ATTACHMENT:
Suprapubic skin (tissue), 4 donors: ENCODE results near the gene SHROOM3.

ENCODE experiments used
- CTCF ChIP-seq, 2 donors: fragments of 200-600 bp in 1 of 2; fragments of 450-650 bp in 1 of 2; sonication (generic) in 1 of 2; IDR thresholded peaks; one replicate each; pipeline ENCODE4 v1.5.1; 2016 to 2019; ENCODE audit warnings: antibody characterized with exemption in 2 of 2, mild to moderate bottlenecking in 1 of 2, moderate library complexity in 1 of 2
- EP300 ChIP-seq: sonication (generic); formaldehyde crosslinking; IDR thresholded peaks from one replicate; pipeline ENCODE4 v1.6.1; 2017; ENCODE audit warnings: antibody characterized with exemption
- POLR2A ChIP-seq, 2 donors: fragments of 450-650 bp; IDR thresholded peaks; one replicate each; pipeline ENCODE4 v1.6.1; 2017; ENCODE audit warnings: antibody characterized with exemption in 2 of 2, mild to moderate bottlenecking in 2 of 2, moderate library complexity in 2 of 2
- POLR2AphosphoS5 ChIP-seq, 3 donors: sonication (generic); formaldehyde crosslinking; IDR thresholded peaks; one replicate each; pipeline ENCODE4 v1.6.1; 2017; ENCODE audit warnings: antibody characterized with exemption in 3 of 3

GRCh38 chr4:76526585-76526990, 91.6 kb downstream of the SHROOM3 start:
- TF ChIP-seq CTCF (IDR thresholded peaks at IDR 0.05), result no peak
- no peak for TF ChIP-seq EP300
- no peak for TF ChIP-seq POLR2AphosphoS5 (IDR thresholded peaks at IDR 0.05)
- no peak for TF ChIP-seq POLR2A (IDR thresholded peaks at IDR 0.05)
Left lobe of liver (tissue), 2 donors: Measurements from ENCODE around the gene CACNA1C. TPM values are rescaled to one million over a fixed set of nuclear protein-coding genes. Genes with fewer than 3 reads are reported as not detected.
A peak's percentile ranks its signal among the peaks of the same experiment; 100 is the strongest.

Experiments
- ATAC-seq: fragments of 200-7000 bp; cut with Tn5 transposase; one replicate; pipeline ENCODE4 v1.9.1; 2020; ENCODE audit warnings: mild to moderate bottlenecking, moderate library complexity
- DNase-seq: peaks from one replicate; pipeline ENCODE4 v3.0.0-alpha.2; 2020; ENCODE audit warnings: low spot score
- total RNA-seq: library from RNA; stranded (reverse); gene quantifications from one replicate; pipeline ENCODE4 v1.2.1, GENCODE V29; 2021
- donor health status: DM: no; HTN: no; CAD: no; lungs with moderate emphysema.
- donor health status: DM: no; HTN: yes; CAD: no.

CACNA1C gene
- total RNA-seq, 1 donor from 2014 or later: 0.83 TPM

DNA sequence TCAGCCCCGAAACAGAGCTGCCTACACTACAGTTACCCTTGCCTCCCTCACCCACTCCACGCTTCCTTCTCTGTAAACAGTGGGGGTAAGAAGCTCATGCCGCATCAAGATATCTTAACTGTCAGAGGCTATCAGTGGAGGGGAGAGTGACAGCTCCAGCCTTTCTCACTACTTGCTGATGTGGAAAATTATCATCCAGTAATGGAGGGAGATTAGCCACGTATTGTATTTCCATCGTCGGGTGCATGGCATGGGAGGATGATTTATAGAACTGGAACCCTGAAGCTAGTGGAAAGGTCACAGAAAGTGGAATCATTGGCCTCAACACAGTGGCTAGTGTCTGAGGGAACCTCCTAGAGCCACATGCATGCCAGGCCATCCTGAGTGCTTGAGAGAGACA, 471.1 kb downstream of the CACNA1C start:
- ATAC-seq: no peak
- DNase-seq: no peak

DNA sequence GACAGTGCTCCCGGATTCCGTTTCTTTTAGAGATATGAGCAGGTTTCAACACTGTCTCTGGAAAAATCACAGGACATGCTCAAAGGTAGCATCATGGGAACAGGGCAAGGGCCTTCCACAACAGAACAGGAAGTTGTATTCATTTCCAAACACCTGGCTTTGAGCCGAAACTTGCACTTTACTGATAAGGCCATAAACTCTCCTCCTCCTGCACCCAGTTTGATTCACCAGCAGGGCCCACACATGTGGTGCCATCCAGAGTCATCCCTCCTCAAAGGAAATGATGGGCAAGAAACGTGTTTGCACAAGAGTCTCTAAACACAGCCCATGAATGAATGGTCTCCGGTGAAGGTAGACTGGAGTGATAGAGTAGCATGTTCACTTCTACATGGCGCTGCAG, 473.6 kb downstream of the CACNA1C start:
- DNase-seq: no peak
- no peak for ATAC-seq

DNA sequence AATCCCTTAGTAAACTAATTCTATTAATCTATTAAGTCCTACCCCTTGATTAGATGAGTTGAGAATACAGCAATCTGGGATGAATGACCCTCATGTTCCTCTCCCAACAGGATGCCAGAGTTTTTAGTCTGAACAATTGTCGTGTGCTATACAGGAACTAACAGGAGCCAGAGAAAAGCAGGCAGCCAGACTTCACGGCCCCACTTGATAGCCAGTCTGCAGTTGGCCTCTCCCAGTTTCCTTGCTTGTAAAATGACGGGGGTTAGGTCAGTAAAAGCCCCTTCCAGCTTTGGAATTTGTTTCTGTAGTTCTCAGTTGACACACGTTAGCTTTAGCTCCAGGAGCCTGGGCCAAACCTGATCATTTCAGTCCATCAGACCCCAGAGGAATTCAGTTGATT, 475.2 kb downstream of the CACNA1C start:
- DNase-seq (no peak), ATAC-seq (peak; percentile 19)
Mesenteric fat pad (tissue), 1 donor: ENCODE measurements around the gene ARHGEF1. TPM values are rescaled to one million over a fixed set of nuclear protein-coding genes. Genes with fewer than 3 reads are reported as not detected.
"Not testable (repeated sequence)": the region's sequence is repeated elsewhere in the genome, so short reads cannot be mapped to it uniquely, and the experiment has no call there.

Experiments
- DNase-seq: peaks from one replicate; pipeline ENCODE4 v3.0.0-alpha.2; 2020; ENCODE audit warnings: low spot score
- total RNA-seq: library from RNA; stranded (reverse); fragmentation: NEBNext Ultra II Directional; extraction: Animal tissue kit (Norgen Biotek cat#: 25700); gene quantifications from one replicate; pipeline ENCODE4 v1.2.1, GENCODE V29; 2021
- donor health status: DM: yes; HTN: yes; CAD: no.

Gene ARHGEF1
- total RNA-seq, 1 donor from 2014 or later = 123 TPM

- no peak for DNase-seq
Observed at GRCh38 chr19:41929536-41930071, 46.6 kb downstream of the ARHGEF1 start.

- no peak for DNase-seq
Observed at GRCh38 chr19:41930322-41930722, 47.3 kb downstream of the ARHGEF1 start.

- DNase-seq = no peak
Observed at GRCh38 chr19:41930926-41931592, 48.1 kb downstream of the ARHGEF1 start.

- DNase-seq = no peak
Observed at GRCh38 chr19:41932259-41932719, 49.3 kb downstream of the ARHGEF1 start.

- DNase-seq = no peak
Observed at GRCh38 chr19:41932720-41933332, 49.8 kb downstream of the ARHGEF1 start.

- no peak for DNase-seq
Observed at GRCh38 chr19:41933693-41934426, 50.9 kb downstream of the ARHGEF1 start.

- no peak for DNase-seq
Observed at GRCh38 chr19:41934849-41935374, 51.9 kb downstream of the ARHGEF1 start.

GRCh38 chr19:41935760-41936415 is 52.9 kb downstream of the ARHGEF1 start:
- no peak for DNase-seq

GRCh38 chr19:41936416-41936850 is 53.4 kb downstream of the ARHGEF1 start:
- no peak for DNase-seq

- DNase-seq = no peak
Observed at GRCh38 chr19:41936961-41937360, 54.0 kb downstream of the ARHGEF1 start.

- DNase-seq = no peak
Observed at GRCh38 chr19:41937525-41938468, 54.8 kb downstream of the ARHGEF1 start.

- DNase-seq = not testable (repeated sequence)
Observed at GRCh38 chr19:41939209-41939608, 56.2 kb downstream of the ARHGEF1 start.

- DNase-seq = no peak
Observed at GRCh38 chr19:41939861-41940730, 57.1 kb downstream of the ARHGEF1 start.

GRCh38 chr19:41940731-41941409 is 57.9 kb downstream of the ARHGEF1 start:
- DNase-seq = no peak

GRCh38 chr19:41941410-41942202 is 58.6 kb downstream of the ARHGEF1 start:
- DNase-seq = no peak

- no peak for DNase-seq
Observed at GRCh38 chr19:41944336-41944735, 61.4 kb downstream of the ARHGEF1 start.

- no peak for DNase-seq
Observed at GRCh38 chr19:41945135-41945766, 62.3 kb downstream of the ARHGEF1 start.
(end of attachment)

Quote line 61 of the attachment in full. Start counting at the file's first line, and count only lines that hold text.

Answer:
Observed at GRCh38 chr19:41939209-41939608, 56.2 kb downstream of the ARHGEF1 start.